'Pro-Brexit' petition demands no French words on passports, misses the obvious

Louis Dor
Saturday 06 August 2016 16:40
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Picture: NIKLAS HALLE'N/AFP/Getty Images

Parliamentary e-petitions have ranged from the sublime to the ridiculous this year, and they show absolutely no signs of stopping.

The latest offering features the request that all French words be removed from the covers of any new UK passports.

The petition reads:

The vote to leave the EU means people voted to Take Back Control. Control of their borders, their culture and their language. Whether 'Dieu et mon droit' and 'Honi qui mal y pense' have existed as mottos in England for ages is irrelevant. French is an EU language and has no place on a UK passport.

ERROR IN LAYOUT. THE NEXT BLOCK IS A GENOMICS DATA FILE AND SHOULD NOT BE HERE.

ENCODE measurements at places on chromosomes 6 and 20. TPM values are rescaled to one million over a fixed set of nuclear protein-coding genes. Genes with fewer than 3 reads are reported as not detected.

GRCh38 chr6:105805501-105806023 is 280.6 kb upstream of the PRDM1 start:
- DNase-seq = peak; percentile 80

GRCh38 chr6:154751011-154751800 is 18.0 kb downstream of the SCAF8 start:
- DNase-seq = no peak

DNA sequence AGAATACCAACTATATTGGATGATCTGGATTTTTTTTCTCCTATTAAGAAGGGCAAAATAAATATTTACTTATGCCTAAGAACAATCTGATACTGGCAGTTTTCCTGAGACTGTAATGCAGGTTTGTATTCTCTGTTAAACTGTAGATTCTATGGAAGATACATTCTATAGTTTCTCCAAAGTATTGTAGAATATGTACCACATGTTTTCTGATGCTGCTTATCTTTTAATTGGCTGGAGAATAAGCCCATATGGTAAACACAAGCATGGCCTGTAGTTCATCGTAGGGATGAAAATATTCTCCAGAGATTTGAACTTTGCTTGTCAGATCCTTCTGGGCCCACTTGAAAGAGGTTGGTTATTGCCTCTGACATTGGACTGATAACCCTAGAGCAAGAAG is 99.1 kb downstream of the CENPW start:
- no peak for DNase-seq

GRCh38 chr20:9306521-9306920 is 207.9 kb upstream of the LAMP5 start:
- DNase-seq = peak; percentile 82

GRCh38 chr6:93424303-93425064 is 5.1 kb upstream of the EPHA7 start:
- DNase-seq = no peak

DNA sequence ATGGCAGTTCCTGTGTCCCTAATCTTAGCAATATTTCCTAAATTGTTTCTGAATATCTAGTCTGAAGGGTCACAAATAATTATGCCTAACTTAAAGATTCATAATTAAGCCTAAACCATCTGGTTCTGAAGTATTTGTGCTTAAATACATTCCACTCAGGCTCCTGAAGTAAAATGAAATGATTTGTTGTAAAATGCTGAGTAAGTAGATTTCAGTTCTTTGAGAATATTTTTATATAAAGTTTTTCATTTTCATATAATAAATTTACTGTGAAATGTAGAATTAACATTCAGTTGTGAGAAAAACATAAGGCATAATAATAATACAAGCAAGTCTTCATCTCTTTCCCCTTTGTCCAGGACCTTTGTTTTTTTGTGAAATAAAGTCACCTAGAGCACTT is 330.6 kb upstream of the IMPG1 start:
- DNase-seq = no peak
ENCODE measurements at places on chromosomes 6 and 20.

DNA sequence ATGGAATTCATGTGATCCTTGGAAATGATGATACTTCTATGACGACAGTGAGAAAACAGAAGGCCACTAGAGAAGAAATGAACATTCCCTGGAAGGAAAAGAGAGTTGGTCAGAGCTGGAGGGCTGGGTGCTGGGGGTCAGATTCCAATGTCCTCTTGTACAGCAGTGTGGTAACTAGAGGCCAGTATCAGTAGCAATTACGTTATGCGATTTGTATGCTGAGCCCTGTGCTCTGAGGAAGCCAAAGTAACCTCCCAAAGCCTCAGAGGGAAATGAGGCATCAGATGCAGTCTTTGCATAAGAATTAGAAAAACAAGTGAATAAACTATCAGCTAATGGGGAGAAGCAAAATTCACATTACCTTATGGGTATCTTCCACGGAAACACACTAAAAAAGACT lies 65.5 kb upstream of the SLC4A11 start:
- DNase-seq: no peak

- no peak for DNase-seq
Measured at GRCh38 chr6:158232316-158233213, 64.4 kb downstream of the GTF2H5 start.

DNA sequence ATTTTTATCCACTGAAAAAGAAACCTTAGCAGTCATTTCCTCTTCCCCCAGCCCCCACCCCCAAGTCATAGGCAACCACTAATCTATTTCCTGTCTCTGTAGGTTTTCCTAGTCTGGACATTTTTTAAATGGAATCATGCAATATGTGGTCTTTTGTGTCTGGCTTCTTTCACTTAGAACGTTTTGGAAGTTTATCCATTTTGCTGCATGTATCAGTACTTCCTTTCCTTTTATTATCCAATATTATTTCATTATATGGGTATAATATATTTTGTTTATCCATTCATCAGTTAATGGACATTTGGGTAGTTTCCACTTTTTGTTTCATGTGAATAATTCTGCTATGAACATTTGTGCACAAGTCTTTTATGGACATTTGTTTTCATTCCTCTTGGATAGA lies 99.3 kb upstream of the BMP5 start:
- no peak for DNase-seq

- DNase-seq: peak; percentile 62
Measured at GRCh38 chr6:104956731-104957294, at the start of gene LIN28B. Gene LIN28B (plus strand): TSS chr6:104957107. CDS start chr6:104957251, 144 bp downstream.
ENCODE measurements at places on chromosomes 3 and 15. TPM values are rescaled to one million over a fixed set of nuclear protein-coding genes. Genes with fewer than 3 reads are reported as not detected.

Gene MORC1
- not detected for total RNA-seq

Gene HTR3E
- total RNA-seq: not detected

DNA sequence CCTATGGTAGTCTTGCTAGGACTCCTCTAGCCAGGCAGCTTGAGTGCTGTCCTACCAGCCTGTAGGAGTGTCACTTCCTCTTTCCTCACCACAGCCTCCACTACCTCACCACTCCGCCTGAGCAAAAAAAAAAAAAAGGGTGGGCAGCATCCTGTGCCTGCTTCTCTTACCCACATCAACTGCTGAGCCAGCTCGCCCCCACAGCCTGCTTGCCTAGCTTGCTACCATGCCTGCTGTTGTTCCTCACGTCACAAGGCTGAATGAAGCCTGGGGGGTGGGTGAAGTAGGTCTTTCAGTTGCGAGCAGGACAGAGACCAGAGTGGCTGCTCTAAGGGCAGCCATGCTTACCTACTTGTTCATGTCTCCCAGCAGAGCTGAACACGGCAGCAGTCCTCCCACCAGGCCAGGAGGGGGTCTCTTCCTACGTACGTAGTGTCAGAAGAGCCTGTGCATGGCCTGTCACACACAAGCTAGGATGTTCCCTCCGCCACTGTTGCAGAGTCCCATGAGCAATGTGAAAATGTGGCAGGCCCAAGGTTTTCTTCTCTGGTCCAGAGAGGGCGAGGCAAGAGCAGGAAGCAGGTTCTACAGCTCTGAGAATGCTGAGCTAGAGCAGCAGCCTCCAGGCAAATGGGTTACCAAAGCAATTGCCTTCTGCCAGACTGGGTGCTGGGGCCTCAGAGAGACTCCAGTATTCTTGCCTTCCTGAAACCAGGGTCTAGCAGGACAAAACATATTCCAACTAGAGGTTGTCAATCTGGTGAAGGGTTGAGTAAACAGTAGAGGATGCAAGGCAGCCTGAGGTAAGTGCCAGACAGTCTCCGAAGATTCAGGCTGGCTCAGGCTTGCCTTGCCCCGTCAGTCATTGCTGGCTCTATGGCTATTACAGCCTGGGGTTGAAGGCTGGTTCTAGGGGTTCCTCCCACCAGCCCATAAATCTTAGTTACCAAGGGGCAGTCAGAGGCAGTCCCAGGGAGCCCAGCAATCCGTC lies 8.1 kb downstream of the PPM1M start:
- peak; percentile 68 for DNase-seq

Of course, 'Dieu et mon droit' (God and my right) and 'Honi soit qui mal y pense' (Spurned be the one who evil thinks) appear on the royal coat of arms, but there is an even more simple problem with this petition, as some have pointed out.

Yep, the word passport itself derives from French.

Thankfully, despite substantial media coverage, not many people are signing - at the time of writing it has yet to hit 200.

This is probably because it appears only to be a joke - if you google the creator Richard Bernden's name, you'll find a host of pro-remain comments and other such petitions.

But for the sake of argument, what would we call our new travel documents?

More: The map of the world according to each country's passport colour

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